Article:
I really don't care if anyone takes this personally. In fact, if they do, then maybe there is reason. In that Memphis paper, Wendi Thomas wrote of a coming storm: the Ku Klux Klan's Easter weekend appearance in Shelby County. Like a lot of single issue voting blocs, this group had seized upon an insult to a founding father, Nathan Bedford Forrest, whose name had been removed by the city council from a Memphis park (where he rests today).
"Because nothing says Valentine's like venom toward people of color, gays, Jews, immigrants and Catholics, on February 14, the Loyal White Knights of the KKK applied for a permit to rally outside the county courthouse." - Wendi Thomas in The Commercial AppealThe position that I found relevant to the Shad Planking was Thomas's common sense appeal to ignore the fools; enjoy the weekend with friends and family instead. And it is pleasing to see that the same spirit has caused Democrats to blow off this year's version of the once relevant event that has completely lost its gravitas, becoming a carnival side show appealing only the gullible. Its effects are contained by its isolation and I don't mean geographical. Turns out that like the rally in Memphis this event is a tempest in a teapot.
Granted, it is not as disappointing as most carnival attractions. If nothing else, you get a bony lunch. And there is something else. If you have any interest at all in the anthropology of Virginia political thought, this is an enlightening event. It bears all the authenticity of a historical re-enactment. The only way George Allen could have been more at home would have been if he'd come dolled up in the confederate uniform he wore in his movie cameo role. You find vestiges of antiquated culture here you might never observe out of the closet in more accessible public venues.
That is the evolutionary branch of this event: a program to appease a demographic yearning for the comfort of a time that they dream could exist. Their future is some choreographed replay of an imaginary past. Here, the attendees who represent diversity are most often caricatures that appease that yearning. You know...they know their place, they toe the line. Radtke and Bishop offered many who would never vote for them the opportunity to feel better about themselves. All is right with the world where diversity is only skin deep.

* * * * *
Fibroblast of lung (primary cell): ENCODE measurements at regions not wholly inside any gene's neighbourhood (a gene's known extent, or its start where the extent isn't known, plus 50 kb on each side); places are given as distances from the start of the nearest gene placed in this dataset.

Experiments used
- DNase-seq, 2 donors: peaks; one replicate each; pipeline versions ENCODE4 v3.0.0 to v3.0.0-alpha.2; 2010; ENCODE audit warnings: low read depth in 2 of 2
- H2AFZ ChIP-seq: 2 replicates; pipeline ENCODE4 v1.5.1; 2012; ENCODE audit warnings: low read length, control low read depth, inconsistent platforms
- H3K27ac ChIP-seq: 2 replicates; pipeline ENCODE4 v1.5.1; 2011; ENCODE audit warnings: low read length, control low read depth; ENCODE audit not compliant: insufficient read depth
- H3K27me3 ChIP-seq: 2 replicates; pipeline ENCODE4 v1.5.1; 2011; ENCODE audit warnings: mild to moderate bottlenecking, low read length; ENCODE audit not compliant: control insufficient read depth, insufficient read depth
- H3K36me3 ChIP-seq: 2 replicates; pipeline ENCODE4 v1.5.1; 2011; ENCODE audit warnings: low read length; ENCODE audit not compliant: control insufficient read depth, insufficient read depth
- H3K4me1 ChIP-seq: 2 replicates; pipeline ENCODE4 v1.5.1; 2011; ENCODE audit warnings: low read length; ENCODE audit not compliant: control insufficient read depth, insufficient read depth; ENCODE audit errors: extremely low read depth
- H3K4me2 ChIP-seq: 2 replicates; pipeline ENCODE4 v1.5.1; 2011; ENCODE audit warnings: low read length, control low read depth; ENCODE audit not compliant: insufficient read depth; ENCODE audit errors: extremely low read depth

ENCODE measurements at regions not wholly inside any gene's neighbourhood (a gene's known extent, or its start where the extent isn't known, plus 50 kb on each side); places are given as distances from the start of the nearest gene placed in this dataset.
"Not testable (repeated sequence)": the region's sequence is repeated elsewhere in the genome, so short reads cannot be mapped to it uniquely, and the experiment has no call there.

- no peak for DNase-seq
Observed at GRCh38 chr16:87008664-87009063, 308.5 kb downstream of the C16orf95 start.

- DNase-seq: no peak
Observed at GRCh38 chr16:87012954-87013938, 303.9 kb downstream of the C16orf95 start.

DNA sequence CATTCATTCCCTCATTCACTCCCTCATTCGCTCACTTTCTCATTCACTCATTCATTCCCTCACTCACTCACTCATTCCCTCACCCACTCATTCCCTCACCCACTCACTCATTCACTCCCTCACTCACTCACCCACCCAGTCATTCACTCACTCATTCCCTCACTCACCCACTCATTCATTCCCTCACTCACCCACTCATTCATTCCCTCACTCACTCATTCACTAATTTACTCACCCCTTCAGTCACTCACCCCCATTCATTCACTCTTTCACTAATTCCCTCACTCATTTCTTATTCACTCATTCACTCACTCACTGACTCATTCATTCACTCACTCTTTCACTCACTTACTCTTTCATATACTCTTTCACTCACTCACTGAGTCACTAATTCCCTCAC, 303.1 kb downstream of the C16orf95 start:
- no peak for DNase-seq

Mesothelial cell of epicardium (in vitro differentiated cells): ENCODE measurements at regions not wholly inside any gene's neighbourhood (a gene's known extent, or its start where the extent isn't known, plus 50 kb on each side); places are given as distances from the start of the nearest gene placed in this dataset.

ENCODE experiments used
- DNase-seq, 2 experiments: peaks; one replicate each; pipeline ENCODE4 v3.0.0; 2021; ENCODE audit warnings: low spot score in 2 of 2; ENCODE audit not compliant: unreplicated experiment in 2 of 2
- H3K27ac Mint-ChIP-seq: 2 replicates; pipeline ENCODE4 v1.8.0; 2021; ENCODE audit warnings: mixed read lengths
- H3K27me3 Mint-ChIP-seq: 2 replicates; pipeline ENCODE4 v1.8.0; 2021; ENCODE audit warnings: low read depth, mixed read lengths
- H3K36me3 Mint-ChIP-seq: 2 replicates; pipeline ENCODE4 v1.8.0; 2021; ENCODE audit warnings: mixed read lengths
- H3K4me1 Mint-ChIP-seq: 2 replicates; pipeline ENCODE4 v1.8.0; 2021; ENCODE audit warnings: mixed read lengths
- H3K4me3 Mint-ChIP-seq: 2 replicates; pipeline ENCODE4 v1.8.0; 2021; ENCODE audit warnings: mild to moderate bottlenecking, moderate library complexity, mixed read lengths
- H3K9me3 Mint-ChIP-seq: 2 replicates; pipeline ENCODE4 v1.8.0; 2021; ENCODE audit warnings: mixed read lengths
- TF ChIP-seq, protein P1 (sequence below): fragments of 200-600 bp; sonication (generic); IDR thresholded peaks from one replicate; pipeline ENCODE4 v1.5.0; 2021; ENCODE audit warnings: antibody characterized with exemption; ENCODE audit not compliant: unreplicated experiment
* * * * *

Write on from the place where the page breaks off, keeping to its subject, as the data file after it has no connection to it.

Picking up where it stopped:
When Democrats crash the party, you can almost sense time folding. They really can't step through that barrier between the two perceptions of past, present, and future. So while it is an engrossing play, that is all it is. And this play is not the thing. It is long past the time when this was an event where relevant political trends could be measured or influenced.
There is every reason to attend as an observer, but no reason to take the role of respectful and acquiescing participant; particularly this year, when the program will be a Cuccinelliphant love-fest.
Last year candidate Kaine couldn't attend due to scheduling. This year, Democratic candidates should schedule not to attend.
George's same old is this: No matter the facts, no matter your past, pretend there were no witnesses or records and that the electorate has selective amnesia. Yearn for a return to a fanciful, nostalgic past that is a combination of shared myth and vision among supporters. It is as if a team of marketing psychologists are crafting the Republican meme to manipulate perception among the easily influenced. Fortunately for us, this is still a small demographic, despite Republican efforts to cripple education in America.
In what Allen's team probably thought was a dual-edged sword, Allen took on the role of fiscally responsible philanthropist to show how a responsible private sector champion could eliminate waste while supporting the common welfare. Unfortunately for him, there is memory of his uncomfortable 2006 appearance in Hampton, Virginia at an NAACP forum where Allen balked at joining the organization when invited. There is another memory of grassroots supporters planting 10,000 or more Webb signs along the approach to Shad Planking. Allen's team simply knew they couldn't organize a competitive effort without paid stooges and feared another Kaine groundswell. Instead, his team (he's never demonstrated this kind of resourcefulness) decided to hand a check (funded by the campaign?), to the Ruritans, a group his base can easily identify with. This was designed to call out Kaine for typical liberal wastefulness. But the Kaine campaign didn't cooperate. Allen's prepared text had to be modified at the last minute, but his team lacked the acumen to avoid calling out Republican Representative Randy Forbes who did not meet the Allen standard for fiscal responsibility. Oh, by the way, Allen's four 4 x 6's didn't come cheap.